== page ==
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Give these seasonings a little R-E-S-P-E-C-T

Local chefs say some flavors don't get the appreciation they deserve

Local chefs say some flavors don't get the appreciation they deserve

April 18, 2007|by JULIE E. GREENE

"Parsley, sage, rosemary and thyme."

If you asked chef Paul Giannaris which one of these didn't belong, he'd say sage.

But, if you asked personal chef Sally McKee, rosemary would be her first answer.

While Paul Simon and Art Garfunkel paid respect to sage and rosemary in "Scarborough Fair," Giannaris and McKee say some seasonings don't get the respect or appreciation they deserve.

Giannaris, chef and owner of Nick's Airport Inn north of Hagerstown, says he's found sage and curry powder tend to be underused in the local area - not per dish, but in the amount of dishes they're featured in.

He's found people shy away from dishes with curry powder when the specials menu lists the seasoning as an ingredient. Yet when he substitutes the term "Indian spices" in dishes such as salmon or shrimp with red curry, the dish gets more orders.

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Perhaps it's because curry, like sage, is potent in small doses, Giannaris says. If people in the past have had dishes with too much curry powder - a mix of spices including turmeric - they might be inclined to avoid trying other dishes with curry, he says.

McKee, whose Shepherdstown, W.Va., personal chef business is known as The Eclectic Skillet, says she thinks people use dried rosemary over fresh rosemary because they don't know how to use fresh rosemary properly. In McKee's opinion, rosemary, more than any other herb, loses potency when dried. Dried rosemary also has the texture of little splinters.

Fresh rosemary also can be an unpleasant texture because it is sticky, McKee says. Fresh sprigs should be treated like bay leaves, used for seasoning and removed from the dish before eating.

"You've gotten all the essence of the herb into the food without having to deal with the leaves," she says.

Fresh rosemary sprigs also are good for flavoring grilled food. Grillers can soak the sprig in water for at least 30 minutes and lay on top of smoldering coals or add to a packet of wood chips in foil for flavor.

With marinades, the entire sprig can be dropped in the marinade with the meat and removed before the meat is cooked, McKee says.

When Ann Metzgar, a personal chef in Brunswick, Md., has offered a dish containing lovage to her customers, they've tended to shy away from it.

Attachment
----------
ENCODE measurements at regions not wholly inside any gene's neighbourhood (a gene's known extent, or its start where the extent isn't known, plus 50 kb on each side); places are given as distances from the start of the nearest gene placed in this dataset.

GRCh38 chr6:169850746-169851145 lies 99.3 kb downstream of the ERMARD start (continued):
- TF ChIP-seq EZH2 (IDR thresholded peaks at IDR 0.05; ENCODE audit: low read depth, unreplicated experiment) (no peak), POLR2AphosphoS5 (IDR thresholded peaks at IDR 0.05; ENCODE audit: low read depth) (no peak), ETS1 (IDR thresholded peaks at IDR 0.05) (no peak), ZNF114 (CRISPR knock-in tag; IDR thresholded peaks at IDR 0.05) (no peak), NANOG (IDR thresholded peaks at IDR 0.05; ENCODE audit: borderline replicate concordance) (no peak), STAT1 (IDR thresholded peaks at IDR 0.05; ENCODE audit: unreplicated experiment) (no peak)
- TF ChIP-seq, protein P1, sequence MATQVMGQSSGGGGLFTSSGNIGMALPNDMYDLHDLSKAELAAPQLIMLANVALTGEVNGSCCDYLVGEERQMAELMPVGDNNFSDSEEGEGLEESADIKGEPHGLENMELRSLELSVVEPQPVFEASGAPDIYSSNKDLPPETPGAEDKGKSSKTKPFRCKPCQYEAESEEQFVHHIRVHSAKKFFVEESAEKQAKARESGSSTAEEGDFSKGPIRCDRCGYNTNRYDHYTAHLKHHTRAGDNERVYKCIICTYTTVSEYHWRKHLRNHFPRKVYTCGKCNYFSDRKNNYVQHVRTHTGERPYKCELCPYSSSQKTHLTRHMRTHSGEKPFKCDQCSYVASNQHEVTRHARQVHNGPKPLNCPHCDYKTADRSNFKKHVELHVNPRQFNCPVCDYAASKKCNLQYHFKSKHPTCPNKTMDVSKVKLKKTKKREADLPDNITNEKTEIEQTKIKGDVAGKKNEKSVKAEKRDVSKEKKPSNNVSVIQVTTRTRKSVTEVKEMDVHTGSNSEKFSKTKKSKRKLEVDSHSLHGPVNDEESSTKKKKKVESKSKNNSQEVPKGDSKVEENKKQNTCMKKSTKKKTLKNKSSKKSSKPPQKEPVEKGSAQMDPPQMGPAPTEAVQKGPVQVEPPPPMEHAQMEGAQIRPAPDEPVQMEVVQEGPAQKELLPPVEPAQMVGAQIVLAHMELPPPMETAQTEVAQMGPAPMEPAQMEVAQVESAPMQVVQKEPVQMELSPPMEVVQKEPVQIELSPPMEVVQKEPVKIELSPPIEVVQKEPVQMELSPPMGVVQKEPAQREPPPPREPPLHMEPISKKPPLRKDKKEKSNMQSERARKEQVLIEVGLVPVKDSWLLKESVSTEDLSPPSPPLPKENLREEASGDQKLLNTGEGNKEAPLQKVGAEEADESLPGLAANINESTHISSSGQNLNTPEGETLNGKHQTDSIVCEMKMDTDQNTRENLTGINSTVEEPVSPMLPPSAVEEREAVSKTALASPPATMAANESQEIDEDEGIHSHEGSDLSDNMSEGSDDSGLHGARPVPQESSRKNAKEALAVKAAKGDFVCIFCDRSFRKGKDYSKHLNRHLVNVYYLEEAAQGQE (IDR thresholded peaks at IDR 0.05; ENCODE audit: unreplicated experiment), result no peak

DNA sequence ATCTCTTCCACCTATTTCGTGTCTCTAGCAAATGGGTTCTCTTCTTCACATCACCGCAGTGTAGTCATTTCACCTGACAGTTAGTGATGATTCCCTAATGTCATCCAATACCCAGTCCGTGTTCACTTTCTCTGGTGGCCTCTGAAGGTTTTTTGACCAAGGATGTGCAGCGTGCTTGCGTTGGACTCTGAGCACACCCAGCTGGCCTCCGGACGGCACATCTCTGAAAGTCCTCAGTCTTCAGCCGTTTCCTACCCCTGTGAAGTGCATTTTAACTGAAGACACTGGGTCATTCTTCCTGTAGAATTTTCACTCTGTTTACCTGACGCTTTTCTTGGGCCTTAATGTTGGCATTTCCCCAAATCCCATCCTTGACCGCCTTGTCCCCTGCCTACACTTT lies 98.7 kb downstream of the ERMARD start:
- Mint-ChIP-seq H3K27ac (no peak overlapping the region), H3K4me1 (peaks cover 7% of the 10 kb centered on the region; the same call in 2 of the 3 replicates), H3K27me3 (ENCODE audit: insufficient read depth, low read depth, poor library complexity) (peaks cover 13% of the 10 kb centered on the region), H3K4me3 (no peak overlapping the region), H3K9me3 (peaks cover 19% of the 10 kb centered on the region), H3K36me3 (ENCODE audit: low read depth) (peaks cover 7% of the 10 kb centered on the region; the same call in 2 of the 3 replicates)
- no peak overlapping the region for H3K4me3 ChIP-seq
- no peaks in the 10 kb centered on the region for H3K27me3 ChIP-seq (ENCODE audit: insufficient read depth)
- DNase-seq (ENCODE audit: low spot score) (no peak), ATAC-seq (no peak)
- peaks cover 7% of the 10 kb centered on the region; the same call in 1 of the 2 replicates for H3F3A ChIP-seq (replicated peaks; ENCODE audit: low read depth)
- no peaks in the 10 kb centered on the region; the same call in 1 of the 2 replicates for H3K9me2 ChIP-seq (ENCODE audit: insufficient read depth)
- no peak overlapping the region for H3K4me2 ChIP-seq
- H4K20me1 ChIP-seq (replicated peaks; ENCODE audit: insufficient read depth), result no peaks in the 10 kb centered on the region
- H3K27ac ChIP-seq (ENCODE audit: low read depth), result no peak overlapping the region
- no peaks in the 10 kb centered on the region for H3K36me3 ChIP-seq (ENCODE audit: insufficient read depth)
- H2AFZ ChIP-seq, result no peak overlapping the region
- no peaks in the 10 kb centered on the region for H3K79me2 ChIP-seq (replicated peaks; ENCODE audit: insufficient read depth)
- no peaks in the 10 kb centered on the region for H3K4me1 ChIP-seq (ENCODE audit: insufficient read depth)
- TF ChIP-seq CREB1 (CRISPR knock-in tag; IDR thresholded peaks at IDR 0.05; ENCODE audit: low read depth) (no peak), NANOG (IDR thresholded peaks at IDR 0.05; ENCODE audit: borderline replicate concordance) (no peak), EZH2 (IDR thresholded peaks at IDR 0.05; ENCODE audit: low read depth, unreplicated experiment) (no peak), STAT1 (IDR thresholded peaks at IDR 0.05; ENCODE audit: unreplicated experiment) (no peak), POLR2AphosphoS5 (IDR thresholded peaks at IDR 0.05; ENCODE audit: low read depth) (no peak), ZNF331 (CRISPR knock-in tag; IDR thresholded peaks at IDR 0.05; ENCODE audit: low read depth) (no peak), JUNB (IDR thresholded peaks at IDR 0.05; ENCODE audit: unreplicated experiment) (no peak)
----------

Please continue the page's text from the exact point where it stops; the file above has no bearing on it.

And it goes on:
But once they've tried it, they've liked it, says Metzgar, owner of Jake's Mom Cooks, a personal chef service.

Lovage is a heaalthy herb indigenous to the Mediterranean whose roots, stems and seeds can be used for seasoning. It has a strong celery flavor and resembles overgrown celery, Metzgar says.

Metzgar says she thinks the reason people don't try some seasonings is because those people are unfamiliar with them. That used to be the case with cilantro, which has some bite to it and is used in salsa.

Once a seasoning becomes used widely, perhaps at a chain restaurant, and people become more familiar with it, then everybody tries it and likes it, Metzgar says.

Metzgar uses lovage in a cold soup and uses the leaves to create lovage oil as a salad dressing.

McKee said she thinks garlic gets a bad reputation because too often it's burned.

"They try to brown it like onions," McKee says. Garlic should go in the pan 30 seconds before the rest of the food. Browning garlic can make food taste bitter, she says.

Slow-roasting garlic gets rid of its sharpness and brings out a sweet, nutty flavor, McKee says.

Chicken with 40 garlic cloves, a dish found in some cookbooks, doesn't have an overpowering garlic taste, McKee says

"The longer you cook (the garlic), the sweeter it gets. It gets soft like butter, and you can spread it on bread," McKee says.




Mediterranean Grilled Leg of Lamb



2 pints of plain yogurt, regular or low-fat (not nonfat)
2 large bunches of fresh rosemary
Zest and juice of 3 lemons
1 crushed garlic clove
1 teaspoon kosher salt
10 whole peppercorns
1/2 cup extra virgin olive oil
1 boneless butterflied leg of lamb, about 5 to 6 pounds
Canola oil or nonstick cooking spray for grill rack

Mix all ingredients, except the lamb, in a large bowl (glass, porcelain or stainless steel) that won't react with acid. Submerge lamb in marinade, turning to coat well. Cover and refrigerate for at least 12 hours or for a full day. Longer is better.

Remove from refrigerator and let it come to room temperature while you prepare the grill. Brush or spray the grill rack with oil to prevent sticking.

Remove the lamb from the marinade and wipe the marinade with paper towels - do not rinse in water. Open the lamb so it's in a butterfly position and place on rack, grilling on both sides to desired doneness.

To prepare the lamb rare, cook until the internal temperature reaches 120 to 125 degrees (check with meat thermometer). This takes about 40 minutes to an hour.

To prepare the lamb medium rare to medium, cook until the internal temperature is 130 to 140 degrees. A higher temperature would mean that the lamb is overdone.

Remember meat continues to cook for a little while after you remove it from the heat source; rising about 5 degrees. Let rest for 15 minutes before slicing.

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